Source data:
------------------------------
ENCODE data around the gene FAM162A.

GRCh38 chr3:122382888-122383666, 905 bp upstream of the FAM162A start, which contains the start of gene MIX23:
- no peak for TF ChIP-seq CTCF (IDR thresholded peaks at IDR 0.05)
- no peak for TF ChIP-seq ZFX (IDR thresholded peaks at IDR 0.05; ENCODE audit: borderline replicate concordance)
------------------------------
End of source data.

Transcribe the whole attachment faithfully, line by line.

ENCODE data around the gene FAM162A.

GRCh38 chr3:122382888-122383666, 905 bp upstream of the FAM162A start, which contains the start of gene MIX23:
- no peak for TF ChIP-seq CTCF (IDR thresholded peaks at IDR 0.05)
- no peak for TF ChIP-seq ZFX (IDR thresholded peaks at IDR 0.05; ENCODE audit: borderline replicate concordance)